Colonial Law was based on two main influences - the English law and culture at the time, and the religious beliefs of the colonists. Many sources of law in England influenced Colonial Law, such as the Magna Carta, Petition of Right, and English Bill of Rights. All of these laws in England guaranteed certain rights and freedoms to the people, and defined their culture.

The governor of the Jamestown, Virginia colony Sir Thomas Dale arrived in 1611, and brought with him a new set of laws that would set precedent in the colonies. The laws were termed "Divine, Morall, and Martial" because they applied to all aspects of life. It assigned specific duties to all residents of the colonies, and punished severly those who did not comply. This set a precedent for the culture of the colonies.

The colonists that settled in New England were mostly Pilgrims or Puritans who believed in "purifying" the Anglican church. The first Pilgrim laws were in the Mayflower Compact, the first written colonial plan of 1620. The Pilgrims decided to choose their own leaders and make their own laws. The Mayflower Compact stated that they would "(pledge) and combine (themselves) together into a Body Politick, for (their) better Ordering and Preservation and Furtherance of the Ends aforesaid..." This was the first set of laws that colonists used, and it broke from England in that the colonists wanted to govern themselves.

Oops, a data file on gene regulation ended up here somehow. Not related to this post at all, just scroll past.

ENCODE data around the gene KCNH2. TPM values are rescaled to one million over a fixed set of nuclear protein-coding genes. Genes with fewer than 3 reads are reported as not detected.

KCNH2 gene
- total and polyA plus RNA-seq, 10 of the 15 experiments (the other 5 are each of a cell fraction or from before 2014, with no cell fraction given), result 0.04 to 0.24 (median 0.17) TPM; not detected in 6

The Puritans began settling in 1629, and in 1636 created a system of laws called the Great Fundamentals. In 1639, Puritans in Connecticut created the first constitution called the Fundamental Orders of Connecticut. It was based on the Massachusetts laws, but allowed non-church-members the right to vote. This was a key difference because it had less of a religious influence than the Puritan laws of Massachusetts. Both the Rhode Island and Connecticut charters were so democratic that they continued to serve as state constitutions after the formation of the United States.

Blue laws are laws that are still in effect that have their origins in these colonial systems of law. Because many of these colonial laws were based on the religious beliefs of the Puritans or other groups, those beliefs carry into our modern legal system. In some parts of the country, businesses are not allowed to be open on Sunday because it is the Sabbath; only drugstores and certain other businesses are exceptions because they provide necessary medical supplies and other vital things. That is why drugstores carry milk and other convenience items - they can be open on Sunday when many other stores are not.

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